CUP’s you can then use to purchase fruit and sandwiches.
One CUC equals 25 CUP and and average bread roll costs you only one CUP.

There are lots of oldtimers driving around Havana!

There are lots of oldtimers driving around Havana!


Habana Vieja – The old part of Havana may be very touristy, it is also the most beautiful part of Havana. Here you will find the most beautiful buildings and the best atmosphere.

Places you should definitely go see include:

The Plaza Vieja, the old square, a central square with many nice restaurants and cafes around.
On the corner you will also find the entrance to the Camera Obscura. For two CUC you can go up this building and get a great view over the square and the city. There is also a presentation of about five minutes that lets you spy on the town with the help of Leonardo Da Vinci’s camera obscura.
The plaza de la Catedral is another great sights with the very beautiful cathedral. I recommend to take a look inside!
A few hours would normally suffice to fully see the old town.

Ride in an old-timer – If you take a taxi in Cuba it is likely that you end up in an old-timer. Yet a ride in an old-timer convertible is even a little more fun. This brightly colored Chevrolets and other brands are usually parked near the Capitol.
The drivers take you for a one hour ride and do some sightseeing to the most well known sights of Havana.

Malecon – Every Caribbean nation has its own Malecon, but personally I liked it the most in Cuba.
The Malecon is an embankment and gives you a magnificent view over the beautiful, clear waters of Cuba. Very often there are also several dozen fishermen or you see some kids swimming in the water. Along the busy roads you’ll definitely see some beautiful cars too.
At the end of the Malecon you can see the Fortalezza del Morro.

Plaza de Revolucion – For me this was the most communist view in Havana. This large concrete plaza just breathes communism.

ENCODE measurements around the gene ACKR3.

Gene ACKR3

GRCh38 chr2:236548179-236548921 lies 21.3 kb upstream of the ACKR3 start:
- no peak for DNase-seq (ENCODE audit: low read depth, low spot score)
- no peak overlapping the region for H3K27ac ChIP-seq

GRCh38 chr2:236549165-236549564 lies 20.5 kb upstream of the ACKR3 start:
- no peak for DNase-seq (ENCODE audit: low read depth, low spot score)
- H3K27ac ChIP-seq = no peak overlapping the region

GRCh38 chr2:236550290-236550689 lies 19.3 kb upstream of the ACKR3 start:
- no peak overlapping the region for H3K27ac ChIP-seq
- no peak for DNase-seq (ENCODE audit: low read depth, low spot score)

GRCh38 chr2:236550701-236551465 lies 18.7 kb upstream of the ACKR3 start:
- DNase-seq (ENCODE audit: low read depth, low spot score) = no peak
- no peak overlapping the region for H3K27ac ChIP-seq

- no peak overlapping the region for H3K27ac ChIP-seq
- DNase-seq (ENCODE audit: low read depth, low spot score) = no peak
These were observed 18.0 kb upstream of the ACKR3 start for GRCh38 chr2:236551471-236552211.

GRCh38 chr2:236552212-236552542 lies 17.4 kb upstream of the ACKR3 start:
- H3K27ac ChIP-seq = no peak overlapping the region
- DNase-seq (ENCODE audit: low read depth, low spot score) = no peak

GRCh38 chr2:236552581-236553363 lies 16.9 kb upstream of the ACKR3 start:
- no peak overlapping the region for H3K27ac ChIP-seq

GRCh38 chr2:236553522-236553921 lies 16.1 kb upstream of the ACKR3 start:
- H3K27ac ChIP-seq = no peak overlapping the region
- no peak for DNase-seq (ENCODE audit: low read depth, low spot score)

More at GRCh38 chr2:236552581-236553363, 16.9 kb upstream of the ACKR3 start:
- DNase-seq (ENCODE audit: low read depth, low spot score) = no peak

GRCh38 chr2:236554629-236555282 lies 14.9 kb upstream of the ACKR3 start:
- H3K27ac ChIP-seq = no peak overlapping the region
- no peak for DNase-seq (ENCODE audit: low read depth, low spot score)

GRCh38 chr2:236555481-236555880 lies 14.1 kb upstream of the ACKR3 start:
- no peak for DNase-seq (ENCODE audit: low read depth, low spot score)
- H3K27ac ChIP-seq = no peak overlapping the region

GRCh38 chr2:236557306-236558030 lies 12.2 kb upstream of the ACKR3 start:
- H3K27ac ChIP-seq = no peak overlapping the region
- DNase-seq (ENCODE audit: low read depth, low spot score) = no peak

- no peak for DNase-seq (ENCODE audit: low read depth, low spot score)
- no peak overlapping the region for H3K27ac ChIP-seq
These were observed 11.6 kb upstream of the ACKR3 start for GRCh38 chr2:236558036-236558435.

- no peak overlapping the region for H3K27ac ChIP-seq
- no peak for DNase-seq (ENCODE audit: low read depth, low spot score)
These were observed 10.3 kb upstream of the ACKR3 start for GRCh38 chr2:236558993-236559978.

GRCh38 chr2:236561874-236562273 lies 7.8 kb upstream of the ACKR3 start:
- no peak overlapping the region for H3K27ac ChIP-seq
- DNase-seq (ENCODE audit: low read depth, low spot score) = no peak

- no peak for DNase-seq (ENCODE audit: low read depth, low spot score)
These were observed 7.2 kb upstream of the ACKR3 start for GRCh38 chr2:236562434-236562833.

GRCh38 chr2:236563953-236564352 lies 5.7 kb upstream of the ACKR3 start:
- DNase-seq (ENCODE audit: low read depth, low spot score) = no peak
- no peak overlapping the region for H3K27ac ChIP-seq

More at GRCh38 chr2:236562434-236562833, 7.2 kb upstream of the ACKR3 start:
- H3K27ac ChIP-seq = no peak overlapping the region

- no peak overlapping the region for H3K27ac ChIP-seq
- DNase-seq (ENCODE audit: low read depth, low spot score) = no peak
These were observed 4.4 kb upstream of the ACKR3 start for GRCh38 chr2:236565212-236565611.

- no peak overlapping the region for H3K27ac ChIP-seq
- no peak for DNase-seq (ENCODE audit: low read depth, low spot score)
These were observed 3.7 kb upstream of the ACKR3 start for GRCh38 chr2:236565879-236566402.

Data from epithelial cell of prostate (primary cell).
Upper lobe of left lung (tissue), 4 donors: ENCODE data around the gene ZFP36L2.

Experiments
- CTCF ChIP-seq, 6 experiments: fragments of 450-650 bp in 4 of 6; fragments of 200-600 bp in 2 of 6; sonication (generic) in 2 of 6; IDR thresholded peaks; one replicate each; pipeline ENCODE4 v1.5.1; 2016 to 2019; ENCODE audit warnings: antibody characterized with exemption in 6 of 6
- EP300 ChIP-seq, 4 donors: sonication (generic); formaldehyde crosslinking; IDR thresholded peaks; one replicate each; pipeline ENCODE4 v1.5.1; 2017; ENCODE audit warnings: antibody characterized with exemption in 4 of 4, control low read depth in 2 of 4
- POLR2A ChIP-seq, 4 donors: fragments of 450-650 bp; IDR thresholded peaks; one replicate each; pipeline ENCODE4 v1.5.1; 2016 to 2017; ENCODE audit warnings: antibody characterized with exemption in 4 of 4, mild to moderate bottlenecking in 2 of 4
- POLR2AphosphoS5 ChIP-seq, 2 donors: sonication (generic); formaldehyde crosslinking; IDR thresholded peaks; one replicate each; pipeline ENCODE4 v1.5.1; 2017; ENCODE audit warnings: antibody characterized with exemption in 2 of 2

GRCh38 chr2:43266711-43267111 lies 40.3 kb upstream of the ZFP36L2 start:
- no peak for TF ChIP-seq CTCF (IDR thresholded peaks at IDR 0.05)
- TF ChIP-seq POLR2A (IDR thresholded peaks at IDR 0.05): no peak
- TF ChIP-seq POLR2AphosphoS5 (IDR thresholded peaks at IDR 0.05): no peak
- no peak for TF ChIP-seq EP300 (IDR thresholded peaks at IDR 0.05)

The two towers have two prominent figures showcased on them and opposite of these stands a giant pillar (Jose Marti monument) surrounded by a couple of Cuban flags.

Playa de este – Anyone who wants a beach experience in Havana should take the taxi to the Playa de este.

The playa de este is located approximately fifteen to twenty kilometers away from the city center. You will find many locals here and you can enjoy delicious mojitos while sunbathing on this beautiful beach.

Museo Hemingway – Hemingway spent a long time of his life in Cuba. Thus there are many places that could call Hemingway a regular guest.
Just outside the center, the Hemingway museum can be found. His former house. Hemingway lived here for a long time and wrote his famous works “Old man and the sea” and “For whom the bell tolls.”

You can not walk around in in the house, but you can still spy through the broad windows and doors.

Drinking mojito’s – The best places to drink a mojito in Cuba, of course, you will find in Havana. You can find them almost anywhere, but of course some are better than others … Famous bars for a delicious cocktail include La Bodeguita del Medio and Floridita Dos Hermanos.

Museo de La Revolucion in Havana. Not very impressive...

Museo de La Revolucion in Havana. Not very impressive…


Visiting too many museums – I admit that I do not like museums, but here I really thought the expensive admission price wasn’t worth it at all.
In most museums you will just find a lot of photos from the past, with a short caption where the communist message clearly comes through.

Being annoyed because of their attitude – Cubans are very relaxed. It will be hard to find a place where the service is quite good. In most places you’ll have to wait for a very long time. This all, of course, has to do with communism.
Regardless of how they work, they get their pay and benefits anyway. Everyone is treated exactly the same way.

Going out alone at night – Walking alone in the tourist center should not be a problem, but some suburbs can be dangerous to walk through as it starts to get dark. Physical violence is rare in Cuba, but you regularly hear stories about tourists that have been robbed.

Drink tap water – Buy a couple of bottles or use purification tablets when drinking tap water. We are accustomed to clean water, but they do not use purification plants in Cuba.

Colorful buildings in Havana, not far from the capitol.

Colorful buildings in Havana, not far from the capitol.